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  • World Junior Hockey 2017: USA dominates Slovakia


    If the margin of victory in Team USA’s opening match-up, a 6-1 win over Latvia on Monday, seemed a little too large based on its performance, Wednesday’s game had the opposite feeling.  While there was hardly any doubt in this one that the Americans would come out on top, the final score of 5-2 doesn’t paint an accurate picture of how much they dominated this game over Slovakia.  The Americans fully controlled the opening ten minutes for the second time in as many games, though once again, it took some time for them to get on the board, with University of North Dakota goaltender Matej Tomek holding his team in the game throughout the opening frame.  Even so, this contest never had the “anyone’s game” feel that the match-up against Latvia had after one period.  After giving up a slew of odd-man rushes in the first thirty minutes of that game on Monday, the US limited Slovakia to one odd-man rush and two power plays in the first period Wednesday.  USA’s play just got better and better as the night went on, and the game was out of reach by the halfway point of the second.  It was a much more sound approach for the Americans, whose defensemen were far too aggressive in their WJC opener. 

    Team USA got the scoring started at the ten-minute mark of the first period, after Tomek made a fantastic sprawling save with his right leg pad.  Ohio State’s Tanner Laczynski was on the doorstep to receive the rebound, and he was able to pop the puck over the prone netminder.  The Americans would score again seven minutes later, when Colin White registered his second goal of the tournament after a Slovak defender blew a tire in the neutral zone, giving team USA a clear cut three-on-one rush that ended with Clayton Keller firing a perfect pass across the netmouth for White to tap in.  White, an Ottawa Senators prospect, and Keller, an Arizona Coyotes prospect, have each had two great games to start the tournament, and they both look to have very bright futures ahead of them.  The US will certainly hope to see the two forwards continue to pile up points as the tournament rolls on.  Slovakia did respond with a power play goal with under two minutes to go in the first period, when Martin Fehervary finished a perfect pass across the top of the crease.  With the way that the US dominated the period, though, having the lead going into the intermission gave a feel that there was no question which team would ultimately win the game, assuming the US continued with its gameplan for the remainder.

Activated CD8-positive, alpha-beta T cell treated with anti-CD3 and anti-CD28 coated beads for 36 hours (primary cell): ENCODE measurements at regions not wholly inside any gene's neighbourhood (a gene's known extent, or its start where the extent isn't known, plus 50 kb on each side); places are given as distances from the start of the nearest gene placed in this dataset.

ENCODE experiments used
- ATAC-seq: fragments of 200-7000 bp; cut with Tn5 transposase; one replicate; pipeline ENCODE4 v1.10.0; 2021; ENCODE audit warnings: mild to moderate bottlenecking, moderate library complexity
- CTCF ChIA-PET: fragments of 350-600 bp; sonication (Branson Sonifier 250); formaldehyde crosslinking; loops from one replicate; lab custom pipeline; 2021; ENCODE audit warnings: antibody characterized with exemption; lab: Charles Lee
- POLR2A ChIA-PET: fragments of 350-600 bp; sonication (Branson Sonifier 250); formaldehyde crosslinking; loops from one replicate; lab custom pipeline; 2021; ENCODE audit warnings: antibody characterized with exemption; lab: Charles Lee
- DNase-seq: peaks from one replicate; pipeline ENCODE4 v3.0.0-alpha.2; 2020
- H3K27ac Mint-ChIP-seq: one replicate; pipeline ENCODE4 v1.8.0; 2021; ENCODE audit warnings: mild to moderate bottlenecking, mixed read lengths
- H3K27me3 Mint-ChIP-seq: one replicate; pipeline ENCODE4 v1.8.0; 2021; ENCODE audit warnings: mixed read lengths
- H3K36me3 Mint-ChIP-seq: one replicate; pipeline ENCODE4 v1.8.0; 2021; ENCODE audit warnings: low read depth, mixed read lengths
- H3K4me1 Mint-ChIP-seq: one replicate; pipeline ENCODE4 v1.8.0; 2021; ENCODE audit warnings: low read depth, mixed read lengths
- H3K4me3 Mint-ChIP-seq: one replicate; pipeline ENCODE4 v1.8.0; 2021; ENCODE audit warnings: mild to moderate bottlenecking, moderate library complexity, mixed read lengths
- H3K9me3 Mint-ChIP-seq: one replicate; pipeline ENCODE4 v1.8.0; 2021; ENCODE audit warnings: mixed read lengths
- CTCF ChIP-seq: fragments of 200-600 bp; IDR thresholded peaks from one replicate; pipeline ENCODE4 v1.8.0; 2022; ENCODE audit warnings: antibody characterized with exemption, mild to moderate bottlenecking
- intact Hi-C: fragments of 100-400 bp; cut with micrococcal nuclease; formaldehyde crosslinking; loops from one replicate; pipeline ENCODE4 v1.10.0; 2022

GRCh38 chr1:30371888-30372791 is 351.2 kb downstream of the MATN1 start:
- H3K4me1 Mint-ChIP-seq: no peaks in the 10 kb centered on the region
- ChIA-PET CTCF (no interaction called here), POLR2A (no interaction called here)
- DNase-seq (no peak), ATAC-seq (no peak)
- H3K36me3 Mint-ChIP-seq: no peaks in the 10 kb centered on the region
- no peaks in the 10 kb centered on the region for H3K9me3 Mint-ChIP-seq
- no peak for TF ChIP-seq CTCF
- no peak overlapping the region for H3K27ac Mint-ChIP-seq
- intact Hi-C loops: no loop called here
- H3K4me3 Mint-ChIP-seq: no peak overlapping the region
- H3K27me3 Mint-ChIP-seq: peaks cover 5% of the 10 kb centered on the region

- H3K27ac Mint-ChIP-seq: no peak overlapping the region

Tage Thompson pushed the lead back to two goals just a couple minutes into the second frame, with the prettiest goal of the tournament so far for the United States.  With a delayed penalty on the way, Thompson took a pass at the top of the crease from Kieffer Bellows.  Receiving the pass with his back to the goaltender, Thompson smoothly turned his big body, switched the puck to his forehand, and lifted it over the pad of Tomek, all in seemingly one fluid motion.  It was a highlight reel goal for Thompson, and a sign that the US would cruise the rest of the game.  Six minutes later, an offensive zone face-off was drawn back to Jack Roslovic, who calmly slid the puck over to his defensive partner Charlie McAvoy.  McAvoy, with the puck teed up for him perfectly, was able to blast a one-timer from the point that found its way cleanly through traffic, beating Tomek and extending the lead to 4-1.  Finally, off of a nifty pass in the neutral zone from Luke Kunin, Troy Terry flew in over Slovakia’s blueline and rifled a wrist shot off the post and in.  It would end up being the last official goal of the night for the US, though it did have two more goals disallowed on questionable calls in the third period.  Slovakia’s Michal Roman would score the only goal of the third period (well… the only goal that actually counted), but in scoring with just 36 seconds left in the game, it was too little and way too late for the Slovaks.

    Despite allowing five goals on the night, Tomek actually had a very solid game, as he faced a fifty-shot barrage from the United States.  It is easy to see why the Philadelphia Flyers selected him with their third-round pick in the 2015 draft.  He is very skilled, and he kept this game much closer on the scoreboard than it should have been.

    Minnesota Wild prospects Kunin and Jordan Greenway again had solid games, playing most of the night on a line with Maple Leafs’ prospect Jeremy Bracco (who is going to be an absolute stud, by the way).  Kunin’s best play of the game was his sneaky little backhand pass to find Terry streaking through center ice, leading to a goal and giving Kunin his second point of the tournament.  Greenway did not register any points on the night and was a bit less involved physically, but he did make some nice plays, including setting up a second-period scoring chance by putting his shoulder into an oncoming defender while controlling the puck behind the net, and then shoveling it out into a prime scoring area.  Tomek made a good save on the play, but it was another example of Greenway’s abilities as a power forward, and an indication of why Minnesota should be excited to have found him late in the second round of the 2015 draft.

    USA will go right back to work at 2:30PM Central on Thursday against Russia, which of course features Wild prospect Kirill Kaprizov.  The Russian captain leads the tournament in goals (4) and points (7) through two games.  It will be the first real test for Team USA, who has had an easy road so far.

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